GPHF Country Projects:
Kenya: Kibera Health-Care Project Reports the First Success
Encouraging Perspectives for the GPHF Projects in Kosovo and Russia
Local health-care projects in developing countries have always been a central part of the GPHF’s work since its foundation. The objective of these projects - which are exemplary, regionally limited and aimed at “helping people to help themselves” - is to help solve health problems in developing countries. At present, the GPHF is implementing such projects in Bhutan and in Myanmar. They target the diagnosis, the therapy and the sustainable combat of parasitic infections which are widespread in both countries. Further projects are currently being carried out in Russia, Kosovo and in Kenya.
The Kenya project covers Kibera, one of the slums at the outskirts of the capital Nairobi where far more than 600,000 people live. The average per-capita income totals only 0.2 US$ per day which is not nearly enough for survival. Besides poverty and the disastrous hygienic conditions, the widespread tuberculosis and AIDS/HIV infections constitute a particular hazard to human life. An estimated 60 per cent of the population of Kibera are infected with AIDS/HIV alone. This is the reason why, in co-operation with the African Medical and Research Foundation (AMREF) and Malteser Deutschland (Order of Malta in Germany), and in close integration with local initiatives, the GPHF last year launched a project aimed at building up an infrastructure, informing the inhabitants of Kibera on the hazards resulting from tuberculosis and AIDS, showing them ways of preventing infections and offering them a basic minimum level of health care.
Children and Youngsters as a Focal Point
The “Kibera Community Based Health Care Project” (KCBHC) which is funded in part by the GPHF, particularly targets women of child-bearing age, as well as children and adolescents. Information and prevention on the one hand, diagnosis and therapy on the other hand; these are the objectives of the KCBHC. In a first project report, the AMREF employees locally responsible gave an encouraging interim statement of their activities performed so far.
At the outset of the project, an information campaign basically explained the risks associated with tuberculosis and HIV/AIDS infections to the local populace and showed them ways to prevent infection. Special information kits such as posters and banners were produced and prominently displayed in the purpose-built Health Center. A central element of this campaign was a puppet theatre specifically aimed at drawing the youngsters’ attention to the campaign. For instance, the puppet theatre promoted the use of condoms which were distributed to the audience after the end of the performance.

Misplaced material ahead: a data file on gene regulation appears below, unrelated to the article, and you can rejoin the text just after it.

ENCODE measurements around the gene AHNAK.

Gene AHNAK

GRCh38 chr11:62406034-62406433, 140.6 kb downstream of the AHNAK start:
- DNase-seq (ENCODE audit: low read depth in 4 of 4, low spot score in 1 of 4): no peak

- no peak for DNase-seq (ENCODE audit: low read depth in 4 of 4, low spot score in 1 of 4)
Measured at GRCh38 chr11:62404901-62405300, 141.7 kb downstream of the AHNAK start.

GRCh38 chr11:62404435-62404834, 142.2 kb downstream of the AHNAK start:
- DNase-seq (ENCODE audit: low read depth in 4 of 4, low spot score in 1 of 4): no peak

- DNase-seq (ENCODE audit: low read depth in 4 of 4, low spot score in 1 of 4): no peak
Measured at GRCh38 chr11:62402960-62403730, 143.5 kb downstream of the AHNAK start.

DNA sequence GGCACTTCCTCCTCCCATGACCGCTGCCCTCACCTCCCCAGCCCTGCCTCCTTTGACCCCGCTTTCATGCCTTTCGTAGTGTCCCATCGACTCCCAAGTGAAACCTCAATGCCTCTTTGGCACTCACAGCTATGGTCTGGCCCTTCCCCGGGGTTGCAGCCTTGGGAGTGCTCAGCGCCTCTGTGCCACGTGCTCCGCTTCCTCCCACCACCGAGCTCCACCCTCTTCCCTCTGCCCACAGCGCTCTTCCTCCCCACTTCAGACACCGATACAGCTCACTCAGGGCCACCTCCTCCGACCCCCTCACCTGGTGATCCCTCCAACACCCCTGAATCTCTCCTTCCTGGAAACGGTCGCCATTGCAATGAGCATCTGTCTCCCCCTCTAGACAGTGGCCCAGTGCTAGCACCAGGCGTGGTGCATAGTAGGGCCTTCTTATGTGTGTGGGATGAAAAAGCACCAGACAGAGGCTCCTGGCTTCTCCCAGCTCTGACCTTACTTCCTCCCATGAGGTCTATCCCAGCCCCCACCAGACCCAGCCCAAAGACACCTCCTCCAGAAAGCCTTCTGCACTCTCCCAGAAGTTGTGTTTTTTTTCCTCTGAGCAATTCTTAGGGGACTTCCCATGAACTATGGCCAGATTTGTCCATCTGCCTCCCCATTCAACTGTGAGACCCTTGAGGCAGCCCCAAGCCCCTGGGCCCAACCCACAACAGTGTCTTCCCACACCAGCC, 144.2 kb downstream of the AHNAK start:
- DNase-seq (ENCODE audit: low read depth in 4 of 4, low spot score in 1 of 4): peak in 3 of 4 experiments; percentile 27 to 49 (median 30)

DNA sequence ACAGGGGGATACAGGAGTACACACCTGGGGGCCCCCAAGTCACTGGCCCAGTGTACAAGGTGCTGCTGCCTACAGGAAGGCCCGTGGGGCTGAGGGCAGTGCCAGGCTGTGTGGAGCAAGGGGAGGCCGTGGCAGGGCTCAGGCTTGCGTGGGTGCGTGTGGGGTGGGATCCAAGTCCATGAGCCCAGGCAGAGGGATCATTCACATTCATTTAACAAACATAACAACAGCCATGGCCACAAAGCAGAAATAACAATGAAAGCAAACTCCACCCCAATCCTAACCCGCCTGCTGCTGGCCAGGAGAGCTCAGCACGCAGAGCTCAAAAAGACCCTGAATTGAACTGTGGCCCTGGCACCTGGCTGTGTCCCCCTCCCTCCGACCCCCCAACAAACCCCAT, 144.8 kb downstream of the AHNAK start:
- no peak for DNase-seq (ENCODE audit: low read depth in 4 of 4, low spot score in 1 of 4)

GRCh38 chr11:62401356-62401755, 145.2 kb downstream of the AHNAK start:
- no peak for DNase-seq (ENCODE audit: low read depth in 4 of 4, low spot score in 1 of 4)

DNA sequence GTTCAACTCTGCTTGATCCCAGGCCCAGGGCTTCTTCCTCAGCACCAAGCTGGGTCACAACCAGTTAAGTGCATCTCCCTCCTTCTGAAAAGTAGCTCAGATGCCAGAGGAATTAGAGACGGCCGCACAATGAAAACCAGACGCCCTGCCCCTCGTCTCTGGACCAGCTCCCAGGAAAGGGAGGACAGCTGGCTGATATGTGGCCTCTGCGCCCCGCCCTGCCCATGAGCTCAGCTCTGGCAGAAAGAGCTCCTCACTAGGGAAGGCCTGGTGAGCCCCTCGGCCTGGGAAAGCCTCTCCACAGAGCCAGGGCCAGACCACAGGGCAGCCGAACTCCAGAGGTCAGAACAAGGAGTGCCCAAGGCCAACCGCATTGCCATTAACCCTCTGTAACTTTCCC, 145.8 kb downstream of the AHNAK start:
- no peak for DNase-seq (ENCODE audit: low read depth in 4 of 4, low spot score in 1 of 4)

Medicaments Free of Charge
Apart from information, the campaign offered tests for diagnosing tuberculosis and HIV infections and advice for the persons already infected. In this respect, the project managers emphasised that the objective of the campaign was in no way to expel infected persons from their community; instead, they were – in intensive conversations - provided with perspectives on how to continue to live in their familiar environment. This part of the project was supplemented by the launch of a medical programme focussing on the distribution of AIDS medicine free of charge.
At the same time, local Community Health Workers received a special training so that they are now capable of informing AIDS patients on how to prevent the spreading of their infection by changing their behavioural patterns.
Although the KCBHC project to date benefits only a few hundreds of the Kibera inhabitants, the interim report ends with an encouraging statement: “The people of Kibera demonstrated what is possible when a community gets involved in finding solutions to the unique challenges facing them.”
Partial Success in Russia
A first success was reported by the project partners, i.e. Auswärtiges Amt (German Department of Foreign Affairs), the Federal Ministry of Health, Johanniter International and the GPHF, from the Russian Saratow province. According to the project coordinator, in the last two years the foundations have been laid for controlling tuberculosis in accordance with the international WHO standards in Russia, too. The Saratow project is the first-ever GPHF health-care project launched in the territory of the former Soviet Union.
Drug Supply in Kosovo
That it is possible to achieve tremendous results with limited resources is demonstrated by a project supported by the GPHF until the end of this year in the Prizzren area in Kosovo. One of the consequences of the armed conflict was the almost complete interruption of the drug supply. With the support of the GPHF, the Albanian Primedic organisation has built up during the past months a makeshift pharmacy where the Albanian population is now provided with urgently needed medicaments against payment of a symbolic fee.